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Upworthy Weekly podcast for March 26, 2022

Democracy

A police officer makes a profound statement after pulling over a Black teen

The teen’s emotional response hit him like a punch to the gut.


“Try not to become a man of success but rather try to become a man of value."

In October 2016, that was a quote from Albert Einstein that sat atop the Facebook page of Tim McMillan, a police officer in Georgia.

McMillan become a sensation after a post he wrote on his Facebook wall went viral in 2016. In his post, he explains how he pulled over a Black teen for texting while driving:

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via KoreanBilly / YouTube

Who speaks with the proper english accent?

There's an ongoing feud between people of the U.S. and Britain over who speaks correct English. Of course, the English invented the language which gives them an upper hand in the argument.

But Americans have a point when they bristle see words like "Leicester" being pronounced "Lester" or "Schedule" pronounced "Shed-joole" by the British. (Although, of course that's what an American would say!) Then again, the English may be on to something when they describe New England accents as "grating."

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Can he be the father?

The presumed father of a newborn baby was skeptical of his paternity after the baby girl was born with blonde hair and blue eyes. He and his wife of two years have brown hair and brown eyes, so he thought there was no chance it was his child.

The wife reassured her husband that they could have a blonde-haired, blue-eyed baby and that, quite often, a baby’s hair and eye color can change over time.

But the husband “freaked out at this and refused to listen,” the wife wrote in a viral post on Reddit’s AITA page. Instead, he “demanded a paternity test and threatened to divorce me if I didn’t comply, so I did.”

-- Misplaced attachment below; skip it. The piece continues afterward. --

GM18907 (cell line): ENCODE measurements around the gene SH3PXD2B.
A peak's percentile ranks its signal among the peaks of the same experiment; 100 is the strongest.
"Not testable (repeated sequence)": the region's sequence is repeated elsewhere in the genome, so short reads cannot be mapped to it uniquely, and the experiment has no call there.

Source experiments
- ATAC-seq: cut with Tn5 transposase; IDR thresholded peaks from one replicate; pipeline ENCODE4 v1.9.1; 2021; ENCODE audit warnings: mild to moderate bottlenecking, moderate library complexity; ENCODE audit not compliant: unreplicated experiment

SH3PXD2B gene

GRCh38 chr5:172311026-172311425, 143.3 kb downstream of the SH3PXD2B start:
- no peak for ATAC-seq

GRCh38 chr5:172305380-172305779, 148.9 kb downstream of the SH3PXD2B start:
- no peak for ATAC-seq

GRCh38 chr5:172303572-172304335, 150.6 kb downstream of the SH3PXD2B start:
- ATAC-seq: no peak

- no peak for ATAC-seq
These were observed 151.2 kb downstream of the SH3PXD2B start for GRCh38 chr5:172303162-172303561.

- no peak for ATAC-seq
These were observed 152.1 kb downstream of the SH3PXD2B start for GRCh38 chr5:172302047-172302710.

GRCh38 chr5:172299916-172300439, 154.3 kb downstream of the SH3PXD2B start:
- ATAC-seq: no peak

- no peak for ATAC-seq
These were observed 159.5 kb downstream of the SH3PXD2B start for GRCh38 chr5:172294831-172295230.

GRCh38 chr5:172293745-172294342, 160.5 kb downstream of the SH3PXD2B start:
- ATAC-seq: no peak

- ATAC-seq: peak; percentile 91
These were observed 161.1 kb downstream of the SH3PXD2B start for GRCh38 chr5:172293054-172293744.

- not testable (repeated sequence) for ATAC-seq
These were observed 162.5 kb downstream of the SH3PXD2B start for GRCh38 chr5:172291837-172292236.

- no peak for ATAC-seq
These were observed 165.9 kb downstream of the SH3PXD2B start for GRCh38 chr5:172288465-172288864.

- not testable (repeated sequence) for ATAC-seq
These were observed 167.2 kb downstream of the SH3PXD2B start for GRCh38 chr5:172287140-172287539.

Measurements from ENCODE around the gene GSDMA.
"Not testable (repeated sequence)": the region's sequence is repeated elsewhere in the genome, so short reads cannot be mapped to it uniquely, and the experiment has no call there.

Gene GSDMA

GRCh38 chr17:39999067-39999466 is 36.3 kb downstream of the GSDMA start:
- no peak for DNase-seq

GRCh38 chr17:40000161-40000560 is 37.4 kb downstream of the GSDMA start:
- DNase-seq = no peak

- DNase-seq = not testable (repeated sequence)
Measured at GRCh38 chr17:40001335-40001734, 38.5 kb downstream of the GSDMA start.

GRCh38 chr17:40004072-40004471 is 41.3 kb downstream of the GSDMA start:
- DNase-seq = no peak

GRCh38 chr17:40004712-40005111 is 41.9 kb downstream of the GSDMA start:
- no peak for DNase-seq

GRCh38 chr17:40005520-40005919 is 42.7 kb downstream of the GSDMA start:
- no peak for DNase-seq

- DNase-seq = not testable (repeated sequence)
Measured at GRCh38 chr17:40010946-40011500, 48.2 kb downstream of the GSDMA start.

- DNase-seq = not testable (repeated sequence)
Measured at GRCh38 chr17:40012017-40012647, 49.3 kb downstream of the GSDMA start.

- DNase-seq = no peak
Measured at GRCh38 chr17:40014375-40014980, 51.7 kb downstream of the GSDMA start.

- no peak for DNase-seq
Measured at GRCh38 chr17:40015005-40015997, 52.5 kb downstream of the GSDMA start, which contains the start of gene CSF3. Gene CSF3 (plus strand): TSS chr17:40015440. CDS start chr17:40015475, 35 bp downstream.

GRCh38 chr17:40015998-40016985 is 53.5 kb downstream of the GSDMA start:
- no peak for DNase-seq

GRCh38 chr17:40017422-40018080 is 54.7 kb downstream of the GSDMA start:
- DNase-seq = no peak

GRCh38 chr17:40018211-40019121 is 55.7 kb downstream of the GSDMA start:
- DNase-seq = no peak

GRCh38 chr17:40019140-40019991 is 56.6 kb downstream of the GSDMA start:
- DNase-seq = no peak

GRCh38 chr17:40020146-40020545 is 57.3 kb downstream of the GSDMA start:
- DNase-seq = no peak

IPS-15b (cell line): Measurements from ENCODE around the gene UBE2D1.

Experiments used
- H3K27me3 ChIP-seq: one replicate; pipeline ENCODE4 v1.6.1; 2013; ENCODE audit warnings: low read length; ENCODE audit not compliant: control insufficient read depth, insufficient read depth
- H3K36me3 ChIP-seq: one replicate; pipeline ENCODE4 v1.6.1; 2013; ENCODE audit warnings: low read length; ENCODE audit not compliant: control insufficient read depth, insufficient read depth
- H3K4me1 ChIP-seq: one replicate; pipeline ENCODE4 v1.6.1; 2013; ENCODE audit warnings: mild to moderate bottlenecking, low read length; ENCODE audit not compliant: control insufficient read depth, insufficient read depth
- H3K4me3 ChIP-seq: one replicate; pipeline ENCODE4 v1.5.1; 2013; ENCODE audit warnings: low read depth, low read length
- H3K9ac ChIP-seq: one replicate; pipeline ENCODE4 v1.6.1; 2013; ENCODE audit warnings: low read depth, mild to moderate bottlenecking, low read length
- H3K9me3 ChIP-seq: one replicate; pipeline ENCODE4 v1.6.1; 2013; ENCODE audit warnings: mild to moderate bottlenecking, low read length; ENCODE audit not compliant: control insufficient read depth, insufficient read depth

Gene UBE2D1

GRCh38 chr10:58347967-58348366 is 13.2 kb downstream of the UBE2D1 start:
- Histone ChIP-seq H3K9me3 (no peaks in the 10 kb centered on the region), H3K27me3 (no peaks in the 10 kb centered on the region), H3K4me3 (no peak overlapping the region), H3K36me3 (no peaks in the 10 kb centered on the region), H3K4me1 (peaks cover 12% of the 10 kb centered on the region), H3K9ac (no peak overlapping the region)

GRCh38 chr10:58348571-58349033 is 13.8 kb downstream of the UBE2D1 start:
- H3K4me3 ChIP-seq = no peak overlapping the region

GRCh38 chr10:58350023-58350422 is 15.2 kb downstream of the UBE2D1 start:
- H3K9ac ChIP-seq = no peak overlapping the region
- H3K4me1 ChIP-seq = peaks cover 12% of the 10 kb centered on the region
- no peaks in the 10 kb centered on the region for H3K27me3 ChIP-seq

The man was so confident that after the baby was born, he moved into his mother’s house while he awaited the results of the DNA test. The wife stayed home with the baby and was helped through the first few weeks by her sister.

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Categories are great for some things: biology, herbs, and spices, for example.

Image via

But bodies? Well, putting bodies into categories just gets weird. There are around 300 million people in America, but only 12 or so standard sizes for clothing: extra-extra-small through 5x.


That's why designer Mallorie Dunn is onto something with her belief — people have different bodies and sizing isn't catching up.

Dunn has found that the majority of clothing sizes stop at an extra-large, yet the majority of women in America are over that. "And that just doesn't make sense," she says.

All images via Smart Glamor, used with permission.

Human spice rack, only, a LOT more variations of flava. ;)


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Photo by Blake Wisz on Unsplash
man buying item in shop


Have you ever wondered why people don't seem to say “you're welcome" anymore?

The phenomenon has really caught on lately but it's roots go a back further back. Back in 2015, author and professor Tom Nichols tweeted out an angry response after receiving what he thought was poor customer service:


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Kayla Berridge went above and beyond.

Kayla Berridge had been walking her normal 9-mile delivery route in Newmarket, a small town in New Hampshire, when she noticed something unusual.

The mail she had been delivering continued to pile up over a matter of days at one resident’s home. The resident was an elderly woman in her 80s, and would occasionally share a chat with Berridge, according to CNN.

Berridge told CNN that after noticing the unattended mail pile, she got “a little concerned.”

“I just had this gut feeling and wanted to make sure,” Berridge told WMUR 9 News, explaining that “most people put a hold in if they’re not there, so when people pick up their mail every day, you start to notice their habits.” Not to mention, the woman’s car was still in the driveway.

Berridge followed her instincts and called the local police department for a wellness check, and in the process saved the elderly woman’s life.

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